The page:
Feel-Bad Education: And Other Contrarian Essays on Children and Schooling by Alfie Kohn

Unconditional Teaching

  • Unconditional acceptance is what kids require in order to flourish. Being accepted without conditions helps people develop a healthy confidence in themselves. Such beliefs allow people to take risks and try new things. Unconditional parenting is key and so is unconditional teaching. By this he means that we don’t have to accept every behavior, it’s that our concern and affection are not behavior dependent. Teachers need to let students know that they still care, even if they behave badly. Accepting students for who they are, as opposed to what they do, is related to teaching the whole child. Unconditional teachers also need to push for systemic change and for the demise of things such as the factory-like American high school model.

Safety from the Inside Out

  • Old-fashioned discipline models such as “zero tolerance” don’t serve to make schools safer. They model bullying as they add fuel to the fire by responding to signs of student distress with ever-harsher measures. Sheer force won’t make bad stuff go away. Skill-building behavioristic approaches that are ineffective for academics are also ineffective for character building. The pressure of standardized testing also reduces or eliminates time for programs to promote conflict resolution and reduce bullying. Focus on awards and honor rolls creates winners and losers as they focus more on results than on what is good for each child.

What’s On Your School’s Walls?

  • Alfie believes that bad things to put on the walls include signs that contain exhortations to stop whining, always be positive, and the sky’s the limit. He believes that students should be willing to challenge authority, which may sound like whining, come to grips with negative feelings, and realize that not everyone can be the valedictorian. Rather than commercial signs that promote the above, we should let the students decide what goes on the walls with a focus on things produced by the students themselves. If the walls are covered by posters made by distant corporations, the same is probably true for the curriculum.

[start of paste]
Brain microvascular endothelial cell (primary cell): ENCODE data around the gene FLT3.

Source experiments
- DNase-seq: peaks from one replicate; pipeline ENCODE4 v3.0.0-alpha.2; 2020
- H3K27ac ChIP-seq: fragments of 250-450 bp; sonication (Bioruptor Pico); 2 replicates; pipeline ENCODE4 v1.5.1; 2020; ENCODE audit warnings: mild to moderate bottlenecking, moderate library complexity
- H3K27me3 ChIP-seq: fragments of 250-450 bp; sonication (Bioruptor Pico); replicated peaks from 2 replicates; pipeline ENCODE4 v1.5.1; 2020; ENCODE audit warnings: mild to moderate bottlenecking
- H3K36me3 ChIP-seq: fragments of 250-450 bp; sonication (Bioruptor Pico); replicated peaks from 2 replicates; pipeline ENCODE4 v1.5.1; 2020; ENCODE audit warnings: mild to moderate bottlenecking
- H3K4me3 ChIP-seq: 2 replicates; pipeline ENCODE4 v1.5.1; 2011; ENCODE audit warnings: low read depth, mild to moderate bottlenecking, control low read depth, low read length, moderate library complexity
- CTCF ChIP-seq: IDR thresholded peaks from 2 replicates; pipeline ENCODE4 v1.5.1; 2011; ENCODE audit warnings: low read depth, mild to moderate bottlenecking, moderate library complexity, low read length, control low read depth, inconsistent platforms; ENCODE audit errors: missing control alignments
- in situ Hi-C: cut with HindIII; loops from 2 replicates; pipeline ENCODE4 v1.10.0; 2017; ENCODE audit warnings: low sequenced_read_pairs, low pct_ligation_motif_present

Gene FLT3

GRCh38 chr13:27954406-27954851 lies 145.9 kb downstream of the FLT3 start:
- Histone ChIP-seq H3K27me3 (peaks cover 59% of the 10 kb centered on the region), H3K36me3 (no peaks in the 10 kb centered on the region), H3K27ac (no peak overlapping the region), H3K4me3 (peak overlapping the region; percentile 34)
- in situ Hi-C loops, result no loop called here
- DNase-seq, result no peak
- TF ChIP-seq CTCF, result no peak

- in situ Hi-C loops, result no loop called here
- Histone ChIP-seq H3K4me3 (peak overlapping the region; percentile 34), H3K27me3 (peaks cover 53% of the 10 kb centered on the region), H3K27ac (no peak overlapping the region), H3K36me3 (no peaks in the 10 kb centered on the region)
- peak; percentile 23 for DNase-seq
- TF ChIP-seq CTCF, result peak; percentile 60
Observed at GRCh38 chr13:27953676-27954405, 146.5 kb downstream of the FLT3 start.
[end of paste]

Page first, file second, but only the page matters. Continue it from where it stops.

Can You Have Fun and Learn at the Same Time?

  • Prefab, minutely scripted lessons aimed at increasing test scores force students to go from being subjects to objects and from being learners to workers. Kohn cites the Listerine Theory of education which would claim that if the students are enjoying school, they can’t be learning much. Learning isn’t supposed to be fun and self-denial is common. Redemption though suffering also makes it seem like we really haven’t taken religion out of schools. The opposite view supported by research is that students achieve more when they are interested. There are also many (e.g. Nel Noddings in Happiness and Education) who believe that children learn best when they are happy.

Competitive with 21st Century Skills?

  • Kohn warns about the use of these terms by educators. Competitions have winners and losers where goals aren’t excellence but victory. Just because we have crossed a century barrier doesn’t mean that something magical has changed. Alfie takes a tongue-in-cheek approach by saying we should shoot for 22nd century learning. In doing so he mixes humor with a valuable warning that we should focus on students and not on preparing people to win a global economic battle. (Doug: It think that if we do what’s best for students that it will also be what’s best for future employers.)
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